Indeed! We’re a little better behaved today, but when I think of the current wars, maybe not altogether better behaved. Still, I’m glad we’re not *that* cruel! 🙂

  3. Jim Morrison

    May 19, 2013 at 1:25 pm

    Talk about coincidence. And don’t forget the book, “No One Gets Out of Here Alive”. One of my first thoughts on reading your post was, “I think that would be Beothuk” Indians”. I read a fascinating history of them years ago now – went looking for it, couldn’t find it now. I thought it was in my Farley Mowat phase, you know, Sea of Slaughter and Farfarers. But I think what I read was a full book rather than a chapter and none of the titles I could find rang any bells for me. Then I searched your site for Beothuk and didn’t come up with any hits – so I leave it with you to put this topic on your list for a future post.

    • tkmorin

      May 19, 2013 at 1:31 pm

      Oh yes, I have that near the top of my list. I’ve also read, I have it somewhere, a book about their history (and demise). You can bet that you’ll see a full post on them in the future.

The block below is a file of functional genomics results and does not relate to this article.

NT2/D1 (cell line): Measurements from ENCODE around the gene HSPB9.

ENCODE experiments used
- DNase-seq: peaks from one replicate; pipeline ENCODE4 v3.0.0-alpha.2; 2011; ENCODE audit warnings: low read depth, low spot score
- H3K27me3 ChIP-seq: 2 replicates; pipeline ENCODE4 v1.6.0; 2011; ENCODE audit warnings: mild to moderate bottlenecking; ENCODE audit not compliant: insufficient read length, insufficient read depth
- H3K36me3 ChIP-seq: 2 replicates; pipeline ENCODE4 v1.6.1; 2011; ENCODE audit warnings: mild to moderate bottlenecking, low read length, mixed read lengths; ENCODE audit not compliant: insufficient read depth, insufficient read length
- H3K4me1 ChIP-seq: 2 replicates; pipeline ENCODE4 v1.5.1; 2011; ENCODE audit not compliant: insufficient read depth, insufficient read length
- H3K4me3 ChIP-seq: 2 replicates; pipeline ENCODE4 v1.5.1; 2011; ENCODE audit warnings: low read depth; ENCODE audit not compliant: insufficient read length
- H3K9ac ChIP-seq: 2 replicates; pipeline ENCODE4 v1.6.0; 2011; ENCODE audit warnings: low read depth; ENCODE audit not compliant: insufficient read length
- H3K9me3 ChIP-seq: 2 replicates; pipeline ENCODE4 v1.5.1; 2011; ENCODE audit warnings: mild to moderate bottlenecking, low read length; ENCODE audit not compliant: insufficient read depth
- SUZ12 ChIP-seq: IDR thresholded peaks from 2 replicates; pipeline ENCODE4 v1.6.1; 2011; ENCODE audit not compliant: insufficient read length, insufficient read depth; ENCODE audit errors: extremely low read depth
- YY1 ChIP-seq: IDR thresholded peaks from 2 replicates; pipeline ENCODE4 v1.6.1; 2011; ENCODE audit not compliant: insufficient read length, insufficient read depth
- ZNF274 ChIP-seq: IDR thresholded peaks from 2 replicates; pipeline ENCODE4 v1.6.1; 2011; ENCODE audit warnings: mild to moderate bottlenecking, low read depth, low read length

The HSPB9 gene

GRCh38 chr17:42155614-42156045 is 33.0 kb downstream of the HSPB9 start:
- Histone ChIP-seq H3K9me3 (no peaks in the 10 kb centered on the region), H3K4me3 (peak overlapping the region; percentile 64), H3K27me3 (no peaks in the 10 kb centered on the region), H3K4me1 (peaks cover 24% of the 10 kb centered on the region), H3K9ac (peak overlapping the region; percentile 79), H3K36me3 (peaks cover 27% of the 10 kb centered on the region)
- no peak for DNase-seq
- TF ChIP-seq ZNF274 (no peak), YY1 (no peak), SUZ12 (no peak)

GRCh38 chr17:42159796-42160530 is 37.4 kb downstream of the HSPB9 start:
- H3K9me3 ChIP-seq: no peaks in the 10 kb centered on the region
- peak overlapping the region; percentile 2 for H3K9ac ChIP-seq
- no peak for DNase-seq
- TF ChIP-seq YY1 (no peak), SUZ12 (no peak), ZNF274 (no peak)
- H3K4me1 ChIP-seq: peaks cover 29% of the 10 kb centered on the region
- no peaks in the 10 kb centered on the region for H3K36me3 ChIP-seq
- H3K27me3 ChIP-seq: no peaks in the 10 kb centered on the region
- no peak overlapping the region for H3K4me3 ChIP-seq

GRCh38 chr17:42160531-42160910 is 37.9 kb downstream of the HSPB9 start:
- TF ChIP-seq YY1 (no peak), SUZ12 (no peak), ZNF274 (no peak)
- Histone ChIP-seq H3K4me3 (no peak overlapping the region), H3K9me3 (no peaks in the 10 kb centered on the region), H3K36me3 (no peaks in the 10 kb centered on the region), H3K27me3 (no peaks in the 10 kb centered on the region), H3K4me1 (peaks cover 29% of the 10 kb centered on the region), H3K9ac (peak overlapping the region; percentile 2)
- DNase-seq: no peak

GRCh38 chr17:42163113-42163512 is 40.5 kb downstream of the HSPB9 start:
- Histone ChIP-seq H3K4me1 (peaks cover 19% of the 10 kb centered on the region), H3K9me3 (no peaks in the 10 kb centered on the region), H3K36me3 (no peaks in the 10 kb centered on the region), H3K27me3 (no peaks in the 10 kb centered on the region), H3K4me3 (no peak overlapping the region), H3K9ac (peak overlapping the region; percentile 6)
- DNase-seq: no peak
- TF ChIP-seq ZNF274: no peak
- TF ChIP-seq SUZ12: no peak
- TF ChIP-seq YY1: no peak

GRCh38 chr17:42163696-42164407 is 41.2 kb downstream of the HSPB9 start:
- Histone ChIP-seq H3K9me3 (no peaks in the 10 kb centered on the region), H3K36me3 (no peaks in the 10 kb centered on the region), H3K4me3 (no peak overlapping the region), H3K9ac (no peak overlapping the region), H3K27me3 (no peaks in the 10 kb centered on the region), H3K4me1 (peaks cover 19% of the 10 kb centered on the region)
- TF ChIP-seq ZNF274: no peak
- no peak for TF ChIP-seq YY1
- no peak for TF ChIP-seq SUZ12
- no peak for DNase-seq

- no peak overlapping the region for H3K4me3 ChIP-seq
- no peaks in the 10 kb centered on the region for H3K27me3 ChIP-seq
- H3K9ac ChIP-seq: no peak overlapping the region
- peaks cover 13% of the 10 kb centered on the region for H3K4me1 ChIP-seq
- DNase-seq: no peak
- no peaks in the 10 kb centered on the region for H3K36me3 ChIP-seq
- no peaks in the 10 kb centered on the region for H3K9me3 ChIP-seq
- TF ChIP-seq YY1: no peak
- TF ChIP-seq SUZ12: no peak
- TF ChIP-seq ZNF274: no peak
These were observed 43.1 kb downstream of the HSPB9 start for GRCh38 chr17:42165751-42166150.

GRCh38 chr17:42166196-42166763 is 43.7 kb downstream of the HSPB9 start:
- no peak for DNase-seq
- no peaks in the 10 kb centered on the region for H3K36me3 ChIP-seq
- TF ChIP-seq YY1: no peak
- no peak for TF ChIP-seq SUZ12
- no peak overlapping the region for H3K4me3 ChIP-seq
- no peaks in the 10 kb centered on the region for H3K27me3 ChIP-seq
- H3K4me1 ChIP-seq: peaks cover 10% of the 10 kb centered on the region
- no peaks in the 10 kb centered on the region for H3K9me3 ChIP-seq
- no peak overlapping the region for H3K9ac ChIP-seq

Thank you for visiting and leaving a comment — it’s always nice to hear what viewers think! 🙂

  4. seeker

    May 19, 2013 at 11:35 am

    There you go… it was a WHITE person who taught the Natives to scalp a person. Interesting, Tk.

    • tkmorin

      May 19, 2013 at 11:38 am

      Yes, that’s one reference, but I know there are others … I just have to find it! 🙂

      • seeker

        May 19, 2013 at 11:39 am

        Thinking cap on… 😛

        • tkmorin

          May 19, 2013 at 11:41 am

          … now, where did I put that? … Have you seen it? Can I borrow yours? 🙂

          • seeker

            May 19, 2013 at 11:53 am

            mine is one of those pointy hats and I have to sit at corner facing the wall…. 😆

          • tkmorin

            May 19, 2013 at 11:57 am

            Heehee what an image that presents!
            Btw, I just learned of a great song this morning. It’s by Van Morrison. The lyrics are at

            I found them beautiful! 🙂

          • seeker

            May 19, 2013 at 12:05 pm

            Must be a day for God music YouTube today. This is what I have been doing all morning. Listening to people’s post on godly music. Aweseome, Tk. I always think Van is more of a rock and role. Did you see his movie: The Doors?

          • tkmorin

            May 19, 2013 at 12:18 pm

            No, I haven’t. Is it good? I have about ten cd’s of his, I really like him.
            Again, P., don’t you love life’s “coincidences”? He works in mysterious ways!! Love it! 🙂

          • seeker

            May 19, 2013 at 12:24 pm

            Mystery and coincidences, of course! If you can borrow the DVD of “The Doors” it’s a “bio”. Really good. I enjoyed it.

            As for a lovely day: Here’s my wish for you.

          • tkmorin

            May 19, 2013 at 1:28 pm

            I will look for the film … Thank you so much for the video, it’s beautiful. Calming, too. 🙂